KHN Morning Briefing

Summaries of health policy coverage from major news organizations

Community Health Faces New Subpoena Into Medicare Admissions Practices

Community Health has received a subpoena for two executives to testify in an investigation into its Medicare admissions. The hospital operator also reports its income fell 57 percent on weak patient volume and debt.

The Wall Street Journal: Community Health Slashes Outlook, Gets Another Subpoena
Hospital operator Community Health Systems Inc. CYH +0.13%slashed its second-quarter earnings forecast and said it was served with an additional subpoena from the government as part of an investigation into Medicare admissions. The double dose of bad news sent shares of Community Health and its peers sharply lower in after-hours trading (Tadena, 7/18).

Modern Healthcare: Community Health Systems Faces New Subpoena, Reports 57% Fall In Net Income
The U.S. Justice Department hit Community Health Systems with an additional subpoena and a request to interview two high-ranking executives, escalating a two-year Justice Department investigation into the company's admissions practices from its emergency departments. The Franklin, Tenn.-based chain disclosed the revelations in an earnings preview that also showed a sharp 57.2 percent decline in net income, which it attributed to weak patient volume, higher-than-expected bad debt and an adverse payer mix (Kutscher, 7/18).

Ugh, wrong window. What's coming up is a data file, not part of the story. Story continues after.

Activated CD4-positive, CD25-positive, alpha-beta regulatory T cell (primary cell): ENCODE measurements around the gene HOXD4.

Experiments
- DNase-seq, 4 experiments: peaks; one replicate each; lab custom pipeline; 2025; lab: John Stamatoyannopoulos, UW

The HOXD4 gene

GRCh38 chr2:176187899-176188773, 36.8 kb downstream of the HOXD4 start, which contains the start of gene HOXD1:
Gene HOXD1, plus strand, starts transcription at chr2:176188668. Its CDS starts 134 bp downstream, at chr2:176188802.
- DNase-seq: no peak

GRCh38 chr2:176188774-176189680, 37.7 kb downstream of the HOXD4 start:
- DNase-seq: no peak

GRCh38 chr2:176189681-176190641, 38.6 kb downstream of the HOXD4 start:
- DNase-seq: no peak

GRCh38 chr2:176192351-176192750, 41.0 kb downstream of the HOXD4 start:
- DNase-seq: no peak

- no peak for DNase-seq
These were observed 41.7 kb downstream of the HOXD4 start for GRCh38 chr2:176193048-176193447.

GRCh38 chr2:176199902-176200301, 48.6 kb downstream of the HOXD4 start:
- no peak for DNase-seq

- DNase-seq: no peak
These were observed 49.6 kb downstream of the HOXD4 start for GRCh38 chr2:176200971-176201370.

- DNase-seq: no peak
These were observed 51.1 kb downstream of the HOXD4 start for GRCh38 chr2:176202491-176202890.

Also, a St. Louis-based drugmaker will pay federal authorities millions to end a doctor-kickback lawsuit --

The Associated Press/Washington Post: St. Louis Drug Maker Mallinckrodt To Pay Feds $3.5M To Settle Lawsuit Over Doctor Kickbacks
A St. Louis-based drug maker will pay $3.5 million to settle allegations that it paid doctors to prescribe "outdated, third rate" antidepressants and sleep aids, the U.S. attorney's office in San Francisco announced Thursday. A former employee of Mallinckrodt LLC originally filed the lawsuit in 2008 under the federal False Claims Act. The employee alleged that between 2005 and 2010, the company paid doctors consulting and speaking fees and other inducements in exchange for prescribing drugs that otherwise would not have been prescribed (7/18).

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